230 pages; July 2020
High-quality paperback , with black-and-white photographs
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...we need to search, first within ourselves, and then within our communities, our churches, our societies and nations for the roots and the sources of the violence which now stands over us as a major threat to our humanity and to the whole life support system of planet earth." -- Michael Pitts
ABOUT THE AUTHOR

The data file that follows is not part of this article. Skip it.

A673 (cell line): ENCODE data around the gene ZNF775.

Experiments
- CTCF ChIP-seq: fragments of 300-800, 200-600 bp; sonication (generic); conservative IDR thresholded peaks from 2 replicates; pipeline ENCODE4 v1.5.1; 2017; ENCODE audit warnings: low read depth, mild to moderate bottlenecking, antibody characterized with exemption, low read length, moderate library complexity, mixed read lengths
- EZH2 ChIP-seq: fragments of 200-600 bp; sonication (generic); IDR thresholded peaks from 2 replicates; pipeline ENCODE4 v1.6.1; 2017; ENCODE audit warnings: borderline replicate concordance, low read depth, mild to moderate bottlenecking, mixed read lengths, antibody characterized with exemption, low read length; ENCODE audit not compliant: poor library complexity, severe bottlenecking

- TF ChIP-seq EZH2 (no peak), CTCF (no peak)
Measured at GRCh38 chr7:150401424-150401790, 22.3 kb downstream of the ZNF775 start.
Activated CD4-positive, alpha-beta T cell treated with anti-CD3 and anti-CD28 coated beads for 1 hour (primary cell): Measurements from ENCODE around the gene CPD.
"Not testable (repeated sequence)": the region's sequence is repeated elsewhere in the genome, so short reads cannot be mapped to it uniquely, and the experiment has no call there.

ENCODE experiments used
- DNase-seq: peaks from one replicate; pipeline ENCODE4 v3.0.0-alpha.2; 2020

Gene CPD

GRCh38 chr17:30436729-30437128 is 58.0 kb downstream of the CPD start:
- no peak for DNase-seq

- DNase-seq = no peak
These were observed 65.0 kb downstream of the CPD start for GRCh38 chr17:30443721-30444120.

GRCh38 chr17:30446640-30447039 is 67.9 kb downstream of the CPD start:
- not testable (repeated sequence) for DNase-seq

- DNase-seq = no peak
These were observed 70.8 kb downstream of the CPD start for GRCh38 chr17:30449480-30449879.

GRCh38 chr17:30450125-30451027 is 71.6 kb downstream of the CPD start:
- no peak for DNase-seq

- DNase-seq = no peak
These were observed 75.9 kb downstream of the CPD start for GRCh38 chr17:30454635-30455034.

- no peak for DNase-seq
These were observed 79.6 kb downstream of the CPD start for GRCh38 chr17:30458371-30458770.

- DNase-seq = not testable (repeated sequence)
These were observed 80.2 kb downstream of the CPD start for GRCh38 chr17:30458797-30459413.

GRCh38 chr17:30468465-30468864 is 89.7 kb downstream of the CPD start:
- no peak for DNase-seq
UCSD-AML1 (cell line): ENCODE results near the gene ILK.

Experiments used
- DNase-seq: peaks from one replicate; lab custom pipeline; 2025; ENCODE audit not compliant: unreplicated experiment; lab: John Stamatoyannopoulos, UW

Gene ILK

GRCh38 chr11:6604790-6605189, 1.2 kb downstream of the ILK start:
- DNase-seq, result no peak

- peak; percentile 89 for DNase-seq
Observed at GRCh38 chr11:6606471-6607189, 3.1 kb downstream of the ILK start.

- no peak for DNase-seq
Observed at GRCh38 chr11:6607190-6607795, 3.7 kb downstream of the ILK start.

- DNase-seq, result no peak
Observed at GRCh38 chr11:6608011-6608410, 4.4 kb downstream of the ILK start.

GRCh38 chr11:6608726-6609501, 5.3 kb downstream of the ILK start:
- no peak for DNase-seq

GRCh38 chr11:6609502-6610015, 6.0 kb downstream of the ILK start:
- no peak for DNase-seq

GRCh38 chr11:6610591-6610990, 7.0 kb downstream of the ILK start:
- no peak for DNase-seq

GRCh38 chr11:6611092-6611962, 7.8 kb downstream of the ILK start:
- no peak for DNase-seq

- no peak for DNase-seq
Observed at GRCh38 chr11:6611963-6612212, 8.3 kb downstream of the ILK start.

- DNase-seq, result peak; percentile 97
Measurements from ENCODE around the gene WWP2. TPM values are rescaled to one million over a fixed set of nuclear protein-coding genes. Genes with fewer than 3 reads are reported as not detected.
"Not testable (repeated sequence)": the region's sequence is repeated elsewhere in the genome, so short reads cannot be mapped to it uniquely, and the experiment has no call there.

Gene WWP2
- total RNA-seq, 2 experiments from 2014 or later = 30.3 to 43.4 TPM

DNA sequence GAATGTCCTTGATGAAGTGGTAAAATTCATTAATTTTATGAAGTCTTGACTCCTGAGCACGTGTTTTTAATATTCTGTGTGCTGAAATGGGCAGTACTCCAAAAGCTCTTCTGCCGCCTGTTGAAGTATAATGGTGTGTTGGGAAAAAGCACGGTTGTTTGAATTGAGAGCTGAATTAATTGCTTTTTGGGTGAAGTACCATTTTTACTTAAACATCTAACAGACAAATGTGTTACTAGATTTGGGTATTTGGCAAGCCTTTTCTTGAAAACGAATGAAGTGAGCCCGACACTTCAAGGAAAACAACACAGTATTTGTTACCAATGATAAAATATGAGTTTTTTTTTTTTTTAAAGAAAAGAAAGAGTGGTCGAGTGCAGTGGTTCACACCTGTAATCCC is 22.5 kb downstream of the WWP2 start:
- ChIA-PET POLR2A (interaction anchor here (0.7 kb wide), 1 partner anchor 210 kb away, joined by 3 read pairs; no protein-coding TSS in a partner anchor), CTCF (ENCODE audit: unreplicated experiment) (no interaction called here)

Michael J. Pitts was born in 1944 into a middle-class family in Bradford, an industrial city in the north of England. As a schoolboy he became interested in classics and ancient history, and during a school trip to the Holy Land, in the Arab world and the wider sphere of Islam and the refugee situation around the world. He read theology at Oxford and attended seminary at Queen’s College at Birmingham, which he chose for its urban, rather than monastic, setting. At the time of his ordination, he had two life objectives: to find places of ministry where he would be in touch with those at the margins of society, and to find an expression of faith which made sense in the context of the hard and human sciences which continued to fascinate him. These goals were lived out through working near seafarers, factory workers, and the urban homeless, and in his continual reading and preaching about the intersection of faith with scientific knowledge, myth and story, and human responsibility. In 1988, the Pitts family moved with their three children to Canada when Michael's wife, Kyllikki, a Lutheran pastor and theologian, took an appointment in Montreal. Three years later, in 1991, Michael was made Dean of Christ Church Cathedral, Montreal, where he served for the next eighteen years, taking a leading role in advocating for the full inclusion of GLBTQ2S persons in the church and in ordained ministry. After retirement as Dean, he served the Diocese of Quebec for another five years in pastoral ministry to isolated anglophone fishing villages in the north, often traveling by small planes, boats, helicopters and sometimes all-terrain vehicles or skidoos. At the age of seventy he retired, taking occasional invitations to preach, and devoting himself to study, writing, and travel. He and Kyllikki now live in St. Lambert, Quebec.